It is still unclear how the immune system’s antibodies target and attack certain viruses, particularly the novel severe acute respiratory syndrome coronavirus 2 (SARS-CoV-2), the pathogen that causes the coronavirus disease (COVID-19).
In a new study recently published in the journal Science, a team of researchers in the U.S. found that most of the antibodies circulating in the blood target areas of the viral spike protein outside the receptor-binding domain (RBD), the part of the spike that binds directly to human cell receptors.
The team found that SARS-CoV-2 antibodies covered the whole spike protein, including the arc and stalk, resembling an umbrella.
The immunoglobulin G (IgG) antibodies’ molecular composition and binding epitopes circulating in the blood plasma after SARS-CoV-2 infection are still unclear.
Past studies have focused on a group of antibodies that target the RBD, the predominant area of the coronavirus spike protein. Scientists studied these antibodies since RBD is the part of the virus that directly attaches to the angiotensin-converting enzyme 2 (ACE2) receptor expressed on human host cells – a mechanism that facilitates viral entry.
The SARS-CoV-2 spike ectodomain (S-ECD) folds into a multidomain structure, including the RBD, essential for viral infectivity and the adjacent N-terminal domain (NTD).
Humoral immunity to the spike glycoprotein may provide protection, making it the primary antigenic target for current vaccines and monoclonal antibodies (mAbs). However, the identity, abundance, and clonality of the IgG plasma antibody repertoire and the epitopes it targets remain unknown.
To determine the IgG repertoire characteristics, the team collected blood samples during early convalescence in four patients who had COVID-19. These patients only experienced mild symptoms and exhibited plasma virus-neutralization titers.
The researchers found that about 84 percent of the antibodies in the blood target areas beyond the RBD, which acts like a blanket covering the whole spike protein. The immune system detects the entire spike protein and attempts to neutralize it.
Most of the non-RBD-directed antibodies detected targets the NTD and neutralized the virus in cell cultures. Mainly because the NTD is the part of the spike protein that frequently mutates, developing vaccines and drugs to target this area can help stem the ongoing pandemic.
The frequent mutations occurring in SARS-CoV-2 spike protein are may undermine the immune system’s ability to promptly detect and neutralize the virus. The researchers noted that there is a race between the virus and the body’s immune system. The body develops a standard immune response to the virus, while the virus race to mutate to evade the immune system. This process of mutual evolution has been described by some as a biological arms race.
Studying how the antibodies target and attack the virus is crucial to developing more potent and effective vaccines and therapies.
In a nutshell, the study researchers revealed that the convalescent plasma IgG response to SARS-CoV-2 is oligoclonal and focuses on RBD areas. This includes potently neutralizing antibodies against the NTD.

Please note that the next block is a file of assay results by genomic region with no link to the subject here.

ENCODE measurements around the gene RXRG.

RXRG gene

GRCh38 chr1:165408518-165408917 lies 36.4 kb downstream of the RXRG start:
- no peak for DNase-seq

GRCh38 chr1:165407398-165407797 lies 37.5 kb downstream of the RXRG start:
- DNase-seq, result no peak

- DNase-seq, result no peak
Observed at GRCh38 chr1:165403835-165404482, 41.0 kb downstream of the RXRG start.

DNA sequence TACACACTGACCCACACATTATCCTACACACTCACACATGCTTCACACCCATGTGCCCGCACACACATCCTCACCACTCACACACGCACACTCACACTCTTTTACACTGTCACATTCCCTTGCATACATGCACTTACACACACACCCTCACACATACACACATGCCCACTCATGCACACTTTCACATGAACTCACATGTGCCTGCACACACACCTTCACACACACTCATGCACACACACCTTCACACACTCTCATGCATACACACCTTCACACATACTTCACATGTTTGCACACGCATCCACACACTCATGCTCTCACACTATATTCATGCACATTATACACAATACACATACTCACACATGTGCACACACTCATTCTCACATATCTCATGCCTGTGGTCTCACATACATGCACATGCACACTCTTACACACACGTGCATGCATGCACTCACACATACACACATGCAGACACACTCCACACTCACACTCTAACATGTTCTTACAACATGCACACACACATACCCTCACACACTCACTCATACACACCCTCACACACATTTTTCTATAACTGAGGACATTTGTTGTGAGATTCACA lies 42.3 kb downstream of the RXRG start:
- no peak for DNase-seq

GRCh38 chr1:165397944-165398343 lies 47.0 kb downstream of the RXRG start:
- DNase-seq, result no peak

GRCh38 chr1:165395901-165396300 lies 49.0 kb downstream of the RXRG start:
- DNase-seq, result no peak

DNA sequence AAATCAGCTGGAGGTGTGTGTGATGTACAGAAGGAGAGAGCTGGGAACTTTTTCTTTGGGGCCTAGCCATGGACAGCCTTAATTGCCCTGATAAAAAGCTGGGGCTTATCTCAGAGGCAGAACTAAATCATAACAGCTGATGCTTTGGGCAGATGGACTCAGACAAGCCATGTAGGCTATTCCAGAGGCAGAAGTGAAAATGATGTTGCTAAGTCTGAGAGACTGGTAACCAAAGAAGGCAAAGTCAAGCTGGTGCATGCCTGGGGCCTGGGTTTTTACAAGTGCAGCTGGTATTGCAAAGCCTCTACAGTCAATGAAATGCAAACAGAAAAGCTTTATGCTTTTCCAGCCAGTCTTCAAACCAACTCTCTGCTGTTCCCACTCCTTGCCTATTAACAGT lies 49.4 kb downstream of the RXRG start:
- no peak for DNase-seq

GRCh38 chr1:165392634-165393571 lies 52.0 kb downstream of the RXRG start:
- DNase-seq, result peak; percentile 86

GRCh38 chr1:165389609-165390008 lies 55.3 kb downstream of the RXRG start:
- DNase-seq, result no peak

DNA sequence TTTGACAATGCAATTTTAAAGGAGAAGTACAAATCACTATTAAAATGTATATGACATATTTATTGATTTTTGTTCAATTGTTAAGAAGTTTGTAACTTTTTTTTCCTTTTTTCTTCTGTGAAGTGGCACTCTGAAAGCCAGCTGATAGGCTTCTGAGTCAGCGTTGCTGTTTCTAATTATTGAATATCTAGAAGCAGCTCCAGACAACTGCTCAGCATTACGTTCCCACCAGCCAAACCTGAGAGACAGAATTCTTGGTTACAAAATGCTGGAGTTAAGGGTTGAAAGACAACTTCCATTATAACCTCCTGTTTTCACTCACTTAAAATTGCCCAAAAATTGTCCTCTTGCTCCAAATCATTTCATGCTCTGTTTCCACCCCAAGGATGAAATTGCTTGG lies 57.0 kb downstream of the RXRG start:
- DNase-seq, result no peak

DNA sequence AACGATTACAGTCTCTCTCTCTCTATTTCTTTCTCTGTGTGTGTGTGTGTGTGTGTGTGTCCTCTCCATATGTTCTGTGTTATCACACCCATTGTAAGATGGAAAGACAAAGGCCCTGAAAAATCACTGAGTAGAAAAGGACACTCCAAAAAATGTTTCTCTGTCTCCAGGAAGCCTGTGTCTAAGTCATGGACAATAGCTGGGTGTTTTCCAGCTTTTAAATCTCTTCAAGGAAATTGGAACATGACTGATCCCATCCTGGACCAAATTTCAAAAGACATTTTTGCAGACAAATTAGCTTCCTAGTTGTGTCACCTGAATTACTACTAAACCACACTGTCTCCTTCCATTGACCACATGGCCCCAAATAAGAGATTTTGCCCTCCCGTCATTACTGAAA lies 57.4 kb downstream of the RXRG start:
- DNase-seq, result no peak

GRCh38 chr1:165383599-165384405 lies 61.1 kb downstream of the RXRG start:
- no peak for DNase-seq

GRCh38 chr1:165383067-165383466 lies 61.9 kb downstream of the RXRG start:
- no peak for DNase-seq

The anti-NTD antibodies may become dominant in some people, affecting the level to which they contribute to protection.
Our finding that mutations present in circulating SARS-CoV-2 variants can impair or ablate binding and neutralization by public anti-NTD antibodies may constitute a mechanism of viral escape in a subset of the population,” the researchers noted in the study.
“These data show that ‘public’ NTD-directed and other non-RBD plasma antibodies are prevalent and have implications for SARS-CoV-2 protection and antibody escape,” they concluded.
The COVID-19 pandemic continues to wreak havoc across the globe. To date, about 154.46 million people have been infected with SARS-CoV-2. Of these, 3.23 million people succumbed to the infection, while about 91 million have recovered.
The United States, India, and Brazil report the highest number of cases, reaching 32.51 million cases, 20.66 million cases, and 14.85 million cases, respectively.
The number of deaths has surpassed 578,000 in the U.S., 411,000 in Brazil, and 226,000 in India.
- COVID-19 Dashboard by the Center for Systems Science and Engineering (CSSE) at Johns Hopkins University (JHU) – https://gisanddata.maps.arcgis.com/apps/opsdashboard/index.html#/bda7594740fd40299423467b48e9ecf6
- Voss, W., Hou, Y., Johnson, N. et al. (2021). Prevalent, protective, and convergent IgG recognition of SARS-CoV-2 non-RBD spike epitopes. Science. doi: 10.1126/science.abg5268, https://science.sciencemag.org/content/early/2021/05/03/science.abg5268
Posted in: Medical Science News | Medical Research News | Disease/Infection News | Healthcare News
Tags: ACE2, Angiotensin, Angiotensin-Converting Enzyme 2, Antibodies, Antibody, Blood, Cell, Convalescent Plasma, Coronavirus, Coronavirus Disease COVID-19, Drugs, Enzyme, Evolution, Glycoprotein, Immune Response, Immune System, Immunoglobulin, Pandemic, Pathogen, Protein, Receptor, Respiratory, SARS, SARS-CoV-2, Severe Acute Respiratory, Severe Acute Respiratory Syndrome, Spike Protein, Syndrome, Virus
Angela Betsaida B. Laguipo
Angela is a nurse by profession and a writer by heart. She graduated with honors (Cum Laude) for her Bachelor of Nursing degree at the University of Baguio, Philippines. She is currently completing her Master's Degree where she specialized in Maternal and Child Nursing and worked as a clinical instructor and educator in the School of Nursing at the University of Baguio.
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